DT: Yeah, because I think if I was left to my own devices I would never leave my couch. Maybe not my couch, but my immediate environment. I could probably do just fine taking care of the homestead, so to speak. Or, going to the store to get bread. But, that’s kind of how my personality is if I don’t have anything to push me. The fact that I fell into this career [is crazy]. I mean we did 200 shows this year in Russia, Israel, China, Japan, New Zealand, Australia and all over Europe. That’s so far this year. The whole process of traveling forces me out of my comfort zone. It really forces me, because typically we fly coach.
I think it impacts my music, because those are things that I never actually planned on. I never really craved these things, well maybe I did. Having had them, my perspective is such that although I was born and live in Canada, I don’t really identify myself as Canadian as much as I am just a human at this point. That has directly affected my music, and without that my sphere of experience would have been really limited.
SR: Nailed it! One of the best quotes I’ve heard. Tying it into your recent music, you released the seventh Devin Townsend Project studio album “Transcendence” in September last year. What was your thought process behind that release? How has it been received since it’s been out?
DT: It’s been received really well. I think we’re at 10-million streams, which is, I guess, how they quantify online success of some sort. I’ve done so many records personally since 1994 – in the 20’s, closing in on 30’s. And, to keep coming up with something that is important, sometimes becomes increasingly more difficult. More than anything else, when you’re younger the amount of things that you have to write about are basically endless. You’ve not written about love, and you can mine that vain for years. Or, hate and sadness. But, after a certain amount of time, those themes don’t hold the same amount of intrigue. There’s nothing in there that’s novel anymore. There’s only so much time before you’re like, “I’ve done that.”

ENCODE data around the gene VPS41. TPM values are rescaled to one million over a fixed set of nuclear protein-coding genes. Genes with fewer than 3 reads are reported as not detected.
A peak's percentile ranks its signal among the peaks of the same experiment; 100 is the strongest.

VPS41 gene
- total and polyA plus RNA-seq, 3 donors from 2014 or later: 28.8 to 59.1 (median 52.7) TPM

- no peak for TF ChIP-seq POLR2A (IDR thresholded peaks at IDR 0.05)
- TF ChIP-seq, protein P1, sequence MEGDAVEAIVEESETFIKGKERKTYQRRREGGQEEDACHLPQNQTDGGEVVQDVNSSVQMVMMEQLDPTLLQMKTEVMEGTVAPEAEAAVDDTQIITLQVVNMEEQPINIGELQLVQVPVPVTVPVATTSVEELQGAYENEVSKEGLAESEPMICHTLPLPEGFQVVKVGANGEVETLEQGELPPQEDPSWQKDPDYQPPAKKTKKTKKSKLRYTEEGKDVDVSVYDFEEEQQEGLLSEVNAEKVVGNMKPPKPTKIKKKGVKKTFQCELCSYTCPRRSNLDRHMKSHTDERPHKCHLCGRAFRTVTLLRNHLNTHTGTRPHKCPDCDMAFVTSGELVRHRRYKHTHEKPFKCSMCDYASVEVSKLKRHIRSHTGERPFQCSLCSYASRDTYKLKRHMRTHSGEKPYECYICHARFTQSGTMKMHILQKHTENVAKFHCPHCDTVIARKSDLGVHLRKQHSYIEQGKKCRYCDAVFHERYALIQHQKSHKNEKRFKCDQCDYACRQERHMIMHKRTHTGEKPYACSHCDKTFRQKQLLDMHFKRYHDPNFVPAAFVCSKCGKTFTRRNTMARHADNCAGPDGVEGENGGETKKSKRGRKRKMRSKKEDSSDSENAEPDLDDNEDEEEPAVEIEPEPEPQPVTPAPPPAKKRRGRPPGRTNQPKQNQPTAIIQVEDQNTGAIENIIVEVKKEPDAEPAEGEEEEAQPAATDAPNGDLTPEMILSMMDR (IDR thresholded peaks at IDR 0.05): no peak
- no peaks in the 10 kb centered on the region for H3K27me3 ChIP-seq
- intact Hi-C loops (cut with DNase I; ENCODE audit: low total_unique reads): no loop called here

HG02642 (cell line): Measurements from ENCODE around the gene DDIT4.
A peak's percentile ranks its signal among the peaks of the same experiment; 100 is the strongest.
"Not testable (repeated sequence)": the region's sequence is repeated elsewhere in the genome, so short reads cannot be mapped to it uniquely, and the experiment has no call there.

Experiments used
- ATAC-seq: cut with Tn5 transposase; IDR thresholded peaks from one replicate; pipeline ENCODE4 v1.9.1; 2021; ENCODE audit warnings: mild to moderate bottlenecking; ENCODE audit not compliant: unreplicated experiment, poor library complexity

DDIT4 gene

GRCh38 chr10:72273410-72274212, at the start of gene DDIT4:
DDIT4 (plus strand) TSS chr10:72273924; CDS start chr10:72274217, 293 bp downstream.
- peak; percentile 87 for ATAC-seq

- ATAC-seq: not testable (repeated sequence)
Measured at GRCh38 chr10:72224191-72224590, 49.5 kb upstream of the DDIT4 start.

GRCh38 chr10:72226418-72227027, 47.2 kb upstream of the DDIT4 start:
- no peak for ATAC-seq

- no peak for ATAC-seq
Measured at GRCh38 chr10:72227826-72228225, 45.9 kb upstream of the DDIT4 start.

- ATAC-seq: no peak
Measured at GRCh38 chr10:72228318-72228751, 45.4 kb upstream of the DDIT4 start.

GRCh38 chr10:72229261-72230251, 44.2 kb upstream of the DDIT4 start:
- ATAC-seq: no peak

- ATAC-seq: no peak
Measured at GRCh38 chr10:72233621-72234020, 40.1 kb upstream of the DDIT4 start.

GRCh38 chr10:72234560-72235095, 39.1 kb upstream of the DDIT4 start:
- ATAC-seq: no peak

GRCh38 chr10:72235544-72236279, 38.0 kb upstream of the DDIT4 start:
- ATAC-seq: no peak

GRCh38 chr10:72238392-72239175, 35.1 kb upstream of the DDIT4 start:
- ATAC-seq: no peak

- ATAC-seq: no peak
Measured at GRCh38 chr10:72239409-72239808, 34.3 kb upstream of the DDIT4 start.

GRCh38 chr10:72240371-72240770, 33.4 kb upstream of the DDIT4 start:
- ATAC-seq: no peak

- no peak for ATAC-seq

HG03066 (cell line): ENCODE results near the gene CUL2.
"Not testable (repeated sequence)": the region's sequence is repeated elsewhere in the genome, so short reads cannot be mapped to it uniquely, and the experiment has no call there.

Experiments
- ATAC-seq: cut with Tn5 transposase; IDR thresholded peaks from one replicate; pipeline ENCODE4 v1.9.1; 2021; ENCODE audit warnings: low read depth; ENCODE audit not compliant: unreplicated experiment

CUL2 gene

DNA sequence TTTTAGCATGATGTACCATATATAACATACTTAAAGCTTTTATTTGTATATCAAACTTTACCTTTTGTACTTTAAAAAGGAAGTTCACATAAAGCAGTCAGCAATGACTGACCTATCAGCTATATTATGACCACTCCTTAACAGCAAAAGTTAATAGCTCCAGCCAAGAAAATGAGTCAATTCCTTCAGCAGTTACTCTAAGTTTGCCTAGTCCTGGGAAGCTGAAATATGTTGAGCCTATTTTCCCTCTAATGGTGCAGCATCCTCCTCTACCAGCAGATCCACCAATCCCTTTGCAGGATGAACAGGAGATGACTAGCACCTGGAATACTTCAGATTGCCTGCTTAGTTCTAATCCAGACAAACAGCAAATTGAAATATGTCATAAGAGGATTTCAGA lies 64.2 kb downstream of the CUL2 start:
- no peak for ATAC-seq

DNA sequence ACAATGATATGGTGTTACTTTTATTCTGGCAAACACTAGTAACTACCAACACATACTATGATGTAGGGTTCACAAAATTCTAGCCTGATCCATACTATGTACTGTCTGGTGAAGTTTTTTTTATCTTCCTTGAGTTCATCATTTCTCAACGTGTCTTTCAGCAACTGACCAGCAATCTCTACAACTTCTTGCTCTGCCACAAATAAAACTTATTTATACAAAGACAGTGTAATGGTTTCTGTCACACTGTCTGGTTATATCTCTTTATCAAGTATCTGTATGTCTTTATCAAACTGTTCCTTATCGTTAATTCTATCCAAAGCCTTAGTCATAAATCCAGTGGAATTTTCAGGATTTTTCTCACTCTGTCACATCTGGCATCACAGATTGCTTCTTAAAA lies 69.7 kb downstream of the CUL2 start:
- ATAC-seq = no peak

With “Transcendence”, as with a bunch of these recent releases, I really had to do a lot of soul searching, for lack of a better term, to figure out what it is I want to say. I think “Transcendence”, as the name would imply, is about getting over a lot of things. I’m 45 now, and there’s a lot of things about being [this age], that I didn’t anticipate. But, I’m in the best shape now than I ever was. I’m more mentally focused now than I’ve ever been. With that, the theme became getting over a lot of things. The album is about what the name implies.
SR: That’s really cool to hear. I had a chance to listen to it, and to now understand the meaning behind it from your mouth is really interesting. You’re about to go on a run of shows at the end of the month with Clutch on their Psychic Warfare World Tour. Talk about your excitement for that.
DT: Thank you! I’ve loved Clutch since their first record. In some frames of mind, I’ve heard Clutch. I was once driving down and doing an acoustic tour in the [United Kingdom], the sound guy and I were in a car for like two weeks. And, there was one day I turned on a clutch record, not sure which one it was, but I remember thinking, “In this frame of mind, there’s no better band.” There’s a great dichotomy between standard-sounding, blues rock that maybe would be adhered to that wasn’t particularly forward thinking. But, they play it so well. Not only did they play it so well, but it was quirky enough to let you in on the fact that lying underneath that was a sensitive spirit and intellect, that it was such forward thinking. They present it in a way that you could move to it.